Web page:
The Habitat for Humanity ReStore recently unveiled a new recycled mural along with new solar panels at its Bend location. The solar electric system is expected to save the store approximately $7,000 per year in energy costs and will give the location 90 percent of the total power needed to operate for the year.
"A Bend in the River" wraps around the outside of the building and was constructed by artist Rochelle Schueler and designed by painter and longtime Bend artist Justyn Livingston. Livingston is known for her design and tile work at the McMenamins soaking pools.
Livingston drew inspiration from the project after looking through some of her art books.
"I was drawn to the African sculptor El Anatsui who creates fabric out of metal trash by 'sewing' pieces of metal together," she said in a statement. She and her artist friend Chris Abramczeck began experimenting by sewing together metal strips. "This meant punching holes in the tough metal and attaching them with baling wire—a very labor-intensive process."
But just before the project began, Livingston discovered she had cancer and was getting ready to undergo surgery and treatment, and so Schueler stepped in to help.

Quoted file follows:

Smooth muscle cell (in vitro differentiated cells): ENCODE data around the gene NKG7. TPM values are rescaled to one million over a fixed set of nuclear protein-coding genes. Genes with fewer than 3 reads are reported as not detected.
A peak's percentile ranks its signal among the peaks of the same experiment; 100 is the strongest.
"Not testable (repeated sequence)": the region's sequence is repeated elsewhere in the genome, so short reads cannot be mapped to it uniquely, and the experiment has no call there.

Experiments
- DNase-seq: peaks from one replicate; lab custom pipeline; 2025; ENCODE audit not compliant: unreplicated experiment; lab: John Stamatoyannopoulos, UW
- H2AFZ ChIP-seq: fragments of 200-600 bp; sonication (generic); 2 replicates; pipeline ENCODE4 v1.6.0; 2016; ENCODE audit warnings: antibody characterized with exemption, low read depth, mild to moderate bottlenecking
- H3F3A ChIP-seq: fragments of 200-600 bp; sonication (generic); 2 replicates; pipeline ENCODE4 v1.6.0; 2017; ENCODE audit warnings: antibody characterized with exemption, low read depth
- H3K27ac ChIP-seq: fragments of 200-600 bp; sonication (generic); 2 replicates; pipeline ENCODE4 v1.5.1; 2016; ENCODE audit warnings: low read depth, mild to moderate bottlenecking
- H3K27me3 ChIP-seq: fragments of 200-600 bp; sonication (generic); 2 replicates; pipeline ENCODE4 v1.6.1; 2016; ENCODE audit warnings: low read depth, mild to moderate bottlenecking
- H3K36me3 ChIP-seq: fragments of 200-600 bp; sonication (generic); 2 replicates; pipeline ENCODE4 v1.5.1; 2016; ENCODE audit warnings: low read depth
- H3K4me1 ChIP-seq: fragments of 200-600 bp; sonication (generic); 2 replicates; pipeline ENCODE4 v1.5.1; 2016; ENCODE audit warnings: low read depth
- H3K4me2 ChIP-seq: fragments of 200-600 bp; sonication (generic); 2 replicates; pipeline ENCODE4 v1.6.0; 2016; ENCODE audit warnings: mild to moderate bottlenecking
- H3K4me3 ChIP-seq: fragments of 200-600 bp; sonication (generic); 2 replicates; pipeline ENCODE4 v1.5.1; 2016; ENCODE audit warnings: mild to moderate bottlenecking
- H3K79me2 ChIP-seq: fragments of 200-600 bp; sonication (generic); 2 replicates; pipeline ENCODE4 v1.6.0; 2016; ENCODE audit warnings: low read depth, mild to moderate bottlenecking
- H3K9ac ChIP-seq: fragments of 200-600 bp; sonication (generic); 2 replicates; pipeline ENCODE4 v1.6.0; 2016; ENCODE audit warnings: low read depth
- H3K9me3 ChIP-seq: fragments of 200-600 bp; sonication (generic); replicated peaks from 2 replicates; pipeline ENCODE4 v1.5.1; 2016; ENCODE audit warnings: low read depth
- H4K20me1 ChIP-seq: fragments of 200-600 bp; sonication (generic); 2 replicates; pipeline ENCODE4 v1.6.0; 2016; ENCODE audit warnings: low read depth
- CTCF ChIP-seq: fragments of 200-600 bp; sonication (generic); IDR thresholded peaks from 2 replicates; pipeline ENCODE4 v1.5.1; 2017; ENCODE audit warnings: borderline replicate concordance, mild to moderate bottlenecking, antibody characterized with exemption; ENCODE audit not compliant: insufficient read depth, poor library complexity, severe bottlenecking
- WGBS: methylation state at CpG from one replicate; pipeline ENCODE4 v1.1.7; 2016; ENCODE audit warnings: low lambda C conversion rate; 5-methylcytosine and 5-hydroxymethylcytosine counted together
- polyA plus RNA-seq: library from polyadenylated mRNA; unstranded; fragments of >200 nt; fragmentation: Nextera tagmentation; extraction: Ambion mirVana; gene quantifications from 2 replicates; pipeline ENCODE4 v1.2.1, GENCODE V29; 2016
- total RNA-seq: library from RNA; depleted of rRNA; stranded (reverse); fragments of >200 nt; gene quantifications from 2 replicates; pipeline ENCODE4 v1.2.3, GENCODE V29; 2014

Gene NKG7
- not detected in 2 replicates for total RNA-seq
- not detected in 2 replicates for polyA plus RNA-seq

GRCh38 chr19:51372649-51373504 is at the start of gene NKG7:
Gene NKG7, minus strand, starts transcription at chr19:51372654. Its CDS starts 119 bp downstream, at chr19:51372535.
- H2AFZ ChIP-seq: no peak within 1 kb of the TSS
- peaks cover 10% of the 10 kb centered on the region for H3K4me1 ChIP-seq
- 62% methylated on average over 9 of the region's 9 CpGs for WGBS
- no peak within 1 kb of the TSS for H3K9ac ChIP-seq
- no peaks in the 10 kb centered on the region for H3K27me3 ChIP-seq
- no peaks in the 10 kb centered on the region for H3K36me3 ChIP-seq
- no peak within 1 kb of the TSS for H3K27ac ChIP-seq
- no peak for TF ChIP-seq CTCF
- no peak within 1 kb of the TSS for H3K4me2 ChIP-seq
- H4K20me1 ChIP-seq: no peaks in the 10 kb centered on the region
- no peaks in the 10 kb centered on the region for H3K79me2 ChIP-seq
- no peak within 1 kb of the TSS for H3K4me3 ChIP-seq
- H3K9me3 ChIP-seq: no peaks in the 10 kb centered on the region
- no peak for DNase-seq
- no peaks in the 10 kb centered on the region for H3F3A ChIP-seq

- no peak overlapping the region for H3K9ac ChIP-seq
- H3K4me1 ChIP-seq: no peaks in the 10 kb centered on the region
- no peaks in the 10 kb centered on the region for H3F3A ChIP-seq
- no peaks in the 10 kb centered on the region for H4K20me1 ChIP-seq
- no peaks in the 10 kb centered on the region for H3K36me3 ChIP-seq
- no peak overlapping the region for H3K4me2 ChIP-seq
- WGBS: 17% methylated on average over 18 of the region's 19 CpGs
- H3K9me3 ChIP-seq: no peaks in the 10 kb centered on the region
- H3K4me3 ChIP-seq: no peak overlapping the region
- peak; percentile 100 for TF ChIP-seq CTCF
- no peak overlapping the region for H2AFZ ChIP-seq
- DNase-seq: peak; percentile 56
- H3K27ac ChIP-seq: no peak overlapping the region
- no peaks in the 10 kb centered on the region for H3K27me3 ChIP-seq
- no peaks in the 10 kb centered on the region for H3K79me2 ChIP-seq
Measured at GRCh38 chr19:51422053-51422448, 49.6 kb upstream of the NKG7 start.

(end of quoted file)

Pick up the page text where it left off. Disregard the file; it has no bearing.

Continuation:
"As luck would have it, Rochelle offered to do the assembly herself. I am forever grateful to her for this generosity," Livingston said in a statement.
Schueler spent two months assembling 28 tongue and groove metal siding panels 16 inches wide totaling 35 feet. Through the generosity of Scot Brees, Schueler says he rented her a space at no cost at the High Desert Makers' Mill—that will open soon. While Schueler typically works in tile mosaic, she enjoyed being part of this project.
"I walked around with a bucket and filled it with things that spoke to me, came back, and put it in piles and created it from there," she said.
Bend Habitat ReStore
224 NE Thurston Ave.
Mondays - Donations ONLY
Tuesday - Friday 9-5